Higher Risk for Reintervention in Patients after Stenting for Radiation-Induced Internal Carotid Artery Stenosis: A Single-Center Analysis and Systematic Review

Young Erben, Camila Franco-Mesa, David Miller, Giuseppe Lanzino, Bernard R. Bendok, Yupeng Li, Sukhwinder J.S. Sandhu, Kevin M. Barrett, William D. Freeman, Michelle Lin, Josephine F. Huang, Thien Huynh, Houssam Farres, Thomas G. Brott, Albert G. Hakaim, Tara J. Brigham, Nathan D. Todnem, Rabih G. Tawk, James F. Meschia

Research output: Contribution to journalArticlepeer-review


Background: This study aimed to review short- and long-term outcomes of all carotid artery stenting (CAS) in patients with radiation-induced (RI) internal carotid artery (ICA) stenosis compared with patients with atherosclerotic stenosis (AS). Methods: We performed a single-center, multisite case–control study of transfemoral carotid artery intervention in patients stented for RI or AS. Cases of stented RI carotid arteries were identified using a CAS database covering January 2000 to December 2019. These patients were randomly matched 2:1 with stented patients because of AS by age, sex, and year of CAS. A conditional logistic regression model was performed to estimate the odds of reintervention in the RI group. Finally, a systematic review was performed to assess the outcomes of RI stenosis treated with CAS. Results: There were 120 CAS in 113 patients because of RI ICA stenosis. Eighty-nine patients (78.8%) were male, and 68 patients (60.2%) were symptomatic. The reasons for radiation included most commonly treatment for diverse malignancies of the head and neck in 109 patients (96.5%). The mean radiation dose was 58.9 ± 15.6 Gy, and the time from radiation to CAS was 175.3 ± 140.4 months. Symptoms included 31 transient ischemic attacks (TIAs), 21 strokes (7 acute and 14 subacute), and 17 amaurosis fugax. The mean National Institutes of Health Stroke Scale in acute strokes was 8.7 ± 11.2. In asymptomatic patients, the indication for CAS was high-grade stenosis determined by duplex ultrasound. All CAS were successfully completed. Reinterventions were more frequent in the RI ICA stenosis cohort compared with the AS cohort (10.1% vs. 1.4%). Reinterventions occurred in 14 vessels, and causes for reintervention were restenosis in 12 followed by TIA/stroke in two vessels. On conditional regression modeling, patients with RI ICA stenosis were at a higher risk for reintervention (odds ratio = 7.1, 95% confidence interval = 2.1–32.8; P = 0.004). The mean follow-up was 33.7 ± 36.9 months, and the mortality across groups was no different (P = 0.12). Conclusions: In our single-center, multisite cohort study, patients who underwent CAS for RI ICA stenosis experienced a higher rate of restenosis and a higher number of reinterventions compared with CAS for AS. Although CAS is safe and effective for this RI ICA stenosis cohort, further data are needed to reduce the risk of restenosis, and close patient surveillance is warranted. In our systematic review, CAS was considered an excellent alternative option for the treatment of patients with RI ICA stenosis. However, careful patient selection is warranted because of the increased risk of restenosis on long-term follow-up.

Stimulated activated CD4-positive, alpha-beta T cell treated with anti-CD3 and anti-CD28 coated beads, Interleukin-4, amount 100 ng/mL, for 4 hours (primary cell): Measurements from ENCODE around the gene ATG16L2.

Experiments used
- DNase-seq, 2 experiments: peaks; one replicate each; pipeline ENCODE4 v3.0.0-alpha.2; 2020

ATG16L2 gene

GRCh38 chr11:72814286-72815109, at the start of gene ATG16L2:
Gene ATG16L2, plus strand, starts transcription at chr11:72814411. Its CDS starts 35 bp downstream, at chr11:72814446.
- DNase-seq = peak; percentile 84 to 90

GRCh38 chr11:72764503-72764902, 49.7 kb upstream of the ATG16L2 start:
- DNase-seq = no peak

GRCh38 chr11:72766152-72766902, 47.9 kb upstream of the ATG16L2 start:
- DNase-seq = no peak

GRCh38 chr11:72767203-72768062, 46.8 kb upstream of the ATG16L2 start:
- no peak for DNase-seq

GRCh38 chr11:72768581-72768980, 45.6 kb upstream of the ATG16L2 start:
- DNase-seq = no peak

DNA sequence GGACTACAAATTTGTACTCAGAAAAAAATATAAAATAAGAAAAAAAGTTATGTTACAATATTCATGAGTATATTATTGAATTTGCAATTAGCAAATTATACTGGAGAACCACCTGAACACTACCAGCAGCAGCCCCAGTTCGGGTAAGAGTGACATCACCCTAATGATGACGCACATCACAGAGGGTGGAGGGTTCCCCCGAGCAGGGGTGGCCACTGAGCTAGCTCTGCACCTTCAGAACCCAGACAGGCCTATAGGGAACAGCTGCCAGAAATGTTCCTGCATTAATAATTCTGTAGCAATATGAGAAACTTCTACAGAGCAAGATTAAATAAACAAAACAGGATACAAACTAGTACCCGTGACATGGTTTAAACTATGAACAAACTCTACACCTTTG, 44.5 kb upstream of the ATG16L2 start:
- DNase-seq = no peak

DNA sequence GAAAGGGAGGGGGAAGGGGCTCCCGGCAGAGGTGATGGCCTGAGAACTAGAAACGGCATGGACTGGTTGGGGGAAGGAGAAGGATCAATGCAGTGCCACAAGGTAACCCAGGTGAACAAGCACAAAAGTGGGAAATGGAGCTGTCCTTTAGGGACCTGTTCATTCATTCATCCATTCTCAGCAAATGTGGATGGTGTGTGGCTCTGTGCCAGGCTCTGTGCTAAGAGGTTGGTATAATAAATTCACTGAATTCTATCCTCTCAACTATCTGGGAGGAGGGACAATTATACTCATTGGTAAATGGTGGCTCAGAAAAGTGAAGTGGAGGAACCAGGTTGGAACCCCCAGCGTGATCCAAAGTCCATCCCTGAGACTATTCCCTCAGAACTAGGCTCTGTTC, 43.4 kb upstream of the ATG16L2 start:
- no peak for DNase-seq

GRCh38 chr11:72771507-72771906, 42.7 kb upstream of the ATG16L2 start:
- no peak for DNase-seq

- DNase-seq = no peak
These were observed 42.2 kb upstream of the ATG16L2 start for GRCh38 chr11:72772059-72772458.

Original languageEnglish (US)
Pages (from-to)1-14
Number of pages14
JournalAnnals of Vascular Surgery
StatePublished - May 2021

ASJC Scopus subject areas

  • Surgery
  • Cardiology and Cardiovascular Medicine


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